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Messages - MichaelRuschena

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General Board / Re: Robustness Diagrams
« on: September 04, 2002, 04:11:06 pm »
This diagram is just what I could find that looked vaguely like what I was after. That diagram is on a web page somewhere. Thruth be told, I barely looked at it.

I don't have any capacity to post to the web, so I couldn't make my own image. (Also, I couldn't make the images I was after, cos I didn't know how to get EA to make them - that's why I made the post in the first place.  :) )

So, I agree that the diagram is wrong.

General Board / Re: Robustness Diagrams
« on: September 03, 2002, 04:46:45 pm »
Kelly, that rocks.  :D


General Board / Re: Robustness Diagrams
« on: September 02, 2002, 09:42:14 pm »
Yes, that gives the right icons. Cool.


General Board / Robustness Diagrams
« on: September 02, 2002, 05:44:41 pm »
Hi folks,

I'm trying to create some robustness diagrams in EA. (e.g. something like...)

The problem I'm having with EA is in the creation of the Interface, Entity and Control objects. In order to get the effect I'm after, I'm using a logical diagram, and using objects of sterotype 'case worker', 'entity' and 'worker'.  This is a) somewhat inconvient, and b) ends up with little men in the Control and Interface objects (what does this stick figure signify anyway?)

What I'd prefer is to have the icons available in the toolbar. (They are sort of available in the sequence diagram. But - this includes an object lifeline, and is always positioned at the top of the page.)

Is there an easier way to make robustness diagrams than changing the sterotypes of classes or objects?


Michael Ruschena

Uml Process / Re: USE CASE Cookbook
« on: February 03, 2003, 06:38:37 pm »

I just wanted to throw in another idea... I've recently been thinking about a similar issue. I write Use Cases for apps, and so do half a dozen people sitting around me. We all work in pretty much the same domain, and deliver products not hugely dissimilar.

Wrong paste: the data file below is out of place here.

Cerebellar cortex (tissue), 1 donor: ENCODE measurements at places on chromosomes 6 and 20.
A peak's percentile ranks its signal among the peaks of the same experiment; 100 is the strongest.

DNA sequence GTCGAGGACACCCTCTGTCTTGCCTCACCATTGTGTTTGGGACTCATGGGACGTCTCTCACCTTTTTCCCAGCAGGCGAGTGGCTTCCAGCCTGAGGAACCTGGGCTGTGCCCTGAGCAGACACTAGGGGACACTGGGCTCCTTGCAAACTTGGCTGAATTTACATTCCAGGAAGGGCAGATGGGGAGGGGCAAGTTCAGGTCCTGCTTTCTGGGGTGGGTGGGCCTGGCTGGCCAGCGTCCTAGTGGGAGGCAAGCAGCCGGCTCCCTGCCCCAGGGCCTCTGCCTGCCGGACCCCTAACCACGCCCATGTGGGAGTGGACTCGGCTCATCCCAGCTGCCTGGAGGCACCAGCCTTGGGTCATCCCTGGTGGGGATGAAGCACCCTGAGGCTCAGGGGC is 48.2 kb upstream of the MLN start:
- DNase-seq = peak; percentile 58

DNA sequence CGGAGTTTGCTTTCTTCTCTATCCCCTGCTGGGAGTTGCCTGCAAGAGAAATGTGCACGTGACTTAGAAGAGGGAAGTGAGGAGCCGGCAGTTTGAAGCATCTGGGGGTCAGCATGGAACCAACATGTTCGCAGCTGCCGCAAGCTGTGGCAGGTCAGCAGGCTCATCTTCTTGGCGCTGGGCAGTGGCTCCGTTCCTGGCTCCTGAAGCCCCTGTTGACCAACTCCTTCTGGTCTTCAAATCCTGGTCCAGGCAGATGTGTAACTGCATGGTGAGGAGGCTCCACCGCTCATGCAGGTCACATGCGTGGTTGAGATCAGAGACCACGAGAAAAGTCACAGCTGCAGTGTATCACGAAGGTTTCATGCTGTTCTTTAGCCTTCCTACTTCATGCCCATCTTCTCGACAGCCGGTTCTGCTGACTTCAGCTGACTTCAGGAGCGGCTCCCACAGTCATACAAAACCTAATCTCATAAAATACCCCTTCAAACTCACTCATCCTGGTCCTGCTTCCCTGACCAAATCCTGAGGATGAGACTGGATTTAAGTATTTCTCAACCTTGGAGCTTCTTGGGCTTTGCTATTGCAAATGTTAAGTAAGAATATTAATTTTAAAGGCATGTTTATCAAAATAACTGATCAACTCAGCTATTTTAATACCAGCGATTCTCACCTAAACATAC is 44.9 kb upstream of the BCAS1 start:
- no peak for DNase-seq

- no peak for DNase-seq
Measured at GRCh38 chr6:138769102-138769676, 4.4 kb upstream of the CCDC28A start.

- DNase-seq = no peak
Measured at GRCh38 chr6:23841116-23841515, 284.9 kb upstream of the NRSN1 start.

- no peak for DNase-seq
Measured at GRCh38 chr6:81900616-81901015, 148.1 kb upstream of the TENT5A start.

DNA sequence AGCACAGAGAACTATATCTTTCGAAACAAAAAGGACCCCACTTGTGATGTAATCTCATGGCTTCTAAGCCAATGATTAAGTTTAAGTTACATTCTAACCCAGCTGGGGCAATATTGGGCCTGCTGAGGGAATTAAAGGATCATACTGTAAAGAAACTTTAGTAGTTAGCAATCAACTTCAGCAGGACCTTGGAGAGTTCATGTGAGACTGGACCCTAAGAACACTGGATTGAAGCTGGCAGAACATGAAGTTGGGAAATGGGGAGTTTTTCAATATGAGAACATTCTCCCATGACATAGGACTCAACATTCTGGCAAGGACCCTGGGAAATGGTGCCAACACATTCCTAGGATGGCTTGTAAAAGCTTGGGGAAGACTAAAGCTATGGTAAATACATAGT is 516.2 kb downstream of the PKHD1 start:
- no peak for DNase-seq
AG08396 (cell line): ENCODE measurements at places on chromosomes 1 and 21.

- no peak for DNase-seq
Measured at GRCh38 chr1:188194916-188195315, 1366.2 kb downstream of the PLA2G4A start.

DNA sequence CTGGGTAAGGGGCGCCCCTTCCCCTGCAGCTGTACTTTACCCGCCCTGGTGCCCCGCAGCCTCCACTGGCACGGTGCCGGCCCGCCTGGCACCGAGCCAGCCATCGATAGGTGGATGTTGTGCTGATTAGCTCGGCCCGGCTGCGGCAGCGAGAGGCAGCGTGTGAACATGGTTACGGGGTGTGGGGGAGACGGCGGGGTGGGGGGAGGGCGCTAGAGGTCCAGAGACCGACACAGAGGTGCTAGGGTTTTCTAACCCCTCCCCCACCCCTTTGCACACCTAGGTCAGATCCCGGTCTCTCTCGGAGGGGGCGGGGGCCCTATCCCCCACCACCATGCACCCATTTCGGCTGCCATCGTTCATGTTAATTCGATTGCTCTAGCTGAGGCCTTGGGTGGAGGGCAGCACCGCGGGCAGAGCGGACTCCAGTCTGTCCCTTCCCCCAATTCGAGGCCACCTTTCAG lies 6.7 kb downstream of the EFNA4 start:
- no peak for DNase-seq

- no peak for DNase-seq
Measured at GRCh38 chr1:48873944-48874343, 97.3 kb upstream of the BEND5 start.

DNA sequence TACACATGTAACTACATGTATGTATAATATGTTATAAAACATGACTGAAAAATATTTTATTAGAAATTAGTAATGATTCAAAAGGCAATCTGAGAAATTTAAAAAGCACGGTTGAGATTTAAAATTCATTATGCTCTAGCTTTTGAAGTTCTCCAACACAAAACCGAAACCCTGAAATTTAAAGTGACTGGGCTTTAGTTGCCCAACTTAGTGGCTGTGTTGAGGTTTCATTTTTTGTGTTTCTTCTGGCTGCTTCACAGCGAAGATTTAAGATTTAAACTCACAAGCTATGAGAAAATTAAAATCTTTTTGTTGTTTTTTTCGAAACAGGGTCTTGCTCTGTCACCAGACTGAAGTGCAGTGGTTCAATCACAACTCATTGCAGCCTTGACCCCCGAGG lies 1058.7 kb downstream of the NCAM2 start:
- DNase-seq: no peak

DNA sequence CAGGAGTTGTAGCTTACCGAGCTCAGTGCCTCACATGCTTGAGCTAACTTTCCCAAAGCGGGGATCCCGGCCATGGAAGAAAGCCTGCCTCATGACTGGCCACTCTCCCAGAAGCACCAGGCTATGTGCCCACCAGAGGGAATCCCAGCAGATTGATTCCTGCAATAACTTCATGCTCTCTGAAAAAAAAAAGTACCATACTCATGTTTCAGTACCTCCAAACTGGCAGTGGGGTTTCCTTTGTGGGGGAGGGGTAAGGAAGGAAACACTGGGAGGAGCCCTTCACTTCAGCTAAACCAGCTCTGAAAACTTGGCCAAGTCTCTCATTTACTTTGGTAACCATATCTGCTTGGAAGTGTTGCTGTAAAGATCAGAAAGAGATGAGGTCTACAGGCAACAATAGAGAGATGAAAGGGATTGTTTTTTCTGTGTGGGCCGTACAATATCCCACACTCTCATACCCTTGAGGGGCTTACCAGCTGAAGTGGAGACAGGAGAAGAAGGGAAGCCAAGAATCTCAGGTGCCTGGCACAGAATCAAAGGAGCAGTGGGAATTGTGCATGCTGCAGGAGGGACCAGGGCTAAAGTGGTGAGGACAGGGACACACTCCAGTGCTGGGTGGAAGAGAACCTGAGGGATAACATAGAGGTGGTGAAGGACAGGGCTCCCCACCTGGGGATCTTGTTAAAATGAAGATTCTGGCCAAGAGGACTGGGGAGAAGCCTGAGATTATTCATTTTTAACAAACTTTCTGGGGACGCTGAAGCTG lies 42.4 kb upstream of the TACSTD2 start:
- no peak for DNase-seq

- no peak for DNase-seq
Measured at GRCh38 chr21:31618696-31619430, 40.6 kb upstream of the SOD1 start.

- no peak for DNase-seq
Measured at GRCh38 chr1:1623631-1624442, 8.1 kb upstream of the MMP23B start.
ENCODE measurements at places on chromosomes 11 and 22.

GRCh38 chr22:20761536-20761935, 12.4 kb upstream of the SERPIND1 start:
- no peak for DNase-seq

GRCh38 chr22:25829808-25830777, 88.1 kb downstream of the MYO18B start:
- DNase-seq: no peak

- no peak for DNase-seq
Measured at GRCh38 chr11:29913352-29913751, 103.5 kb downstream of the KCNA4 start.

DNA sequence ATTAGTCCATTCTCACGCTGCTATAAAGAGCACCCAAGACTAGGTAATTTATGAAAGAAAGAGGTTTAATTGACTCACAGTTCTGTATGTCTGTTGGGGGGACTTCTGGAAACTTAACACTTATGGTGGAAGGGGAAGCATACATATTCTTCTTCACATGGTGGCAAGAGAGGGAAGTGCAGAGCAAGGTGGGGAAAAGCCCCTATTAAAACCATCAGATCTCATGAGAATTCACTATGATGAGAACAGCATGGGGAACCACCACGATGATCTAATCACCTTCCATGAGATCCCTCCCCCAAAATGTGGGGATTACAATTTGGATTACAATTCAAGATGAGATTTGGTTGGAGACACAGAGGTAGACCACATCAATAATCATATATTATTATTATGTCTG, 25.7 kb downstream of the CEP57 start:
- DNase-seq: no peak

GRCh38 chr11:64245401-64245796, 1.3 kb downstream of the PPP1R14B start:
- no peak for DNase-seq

Given this, you'd expect that we could share Use Cases. (I take it this is what is meant by Use Case cookbook.) Well, it never worked out that way. Sharing tended to lead to cut-and-paste, with minor modificiations, which tended to get lost. (Of course, it was also a rather amature effort never strongly embraced. Maybe a serious author could put together something worthwhile.  ???)

I've been thinking that the problem is that a Use Case represents a way of resolving a bunch of issues. To reuse a use case, all of these issues have to be the same. In practice, this doesn't really happen.

This lead me instead to the idea of patterns (mentioned briefly above). Instead of trying to present completed solutions which may or may not fit, I'm working at the moment to sort out the particular patterns. The idea is that these patterns can be used to build use cases.

I've been thinking about this for only a few weeks when I have time, so work hasn't progressed very far. I'll see how it comes out.

(Doug, loved Applying Use Case Driven Object Modeling with UML... I'm evangalising Robustness diagrams to anyone who'll sit still long enough    :D)


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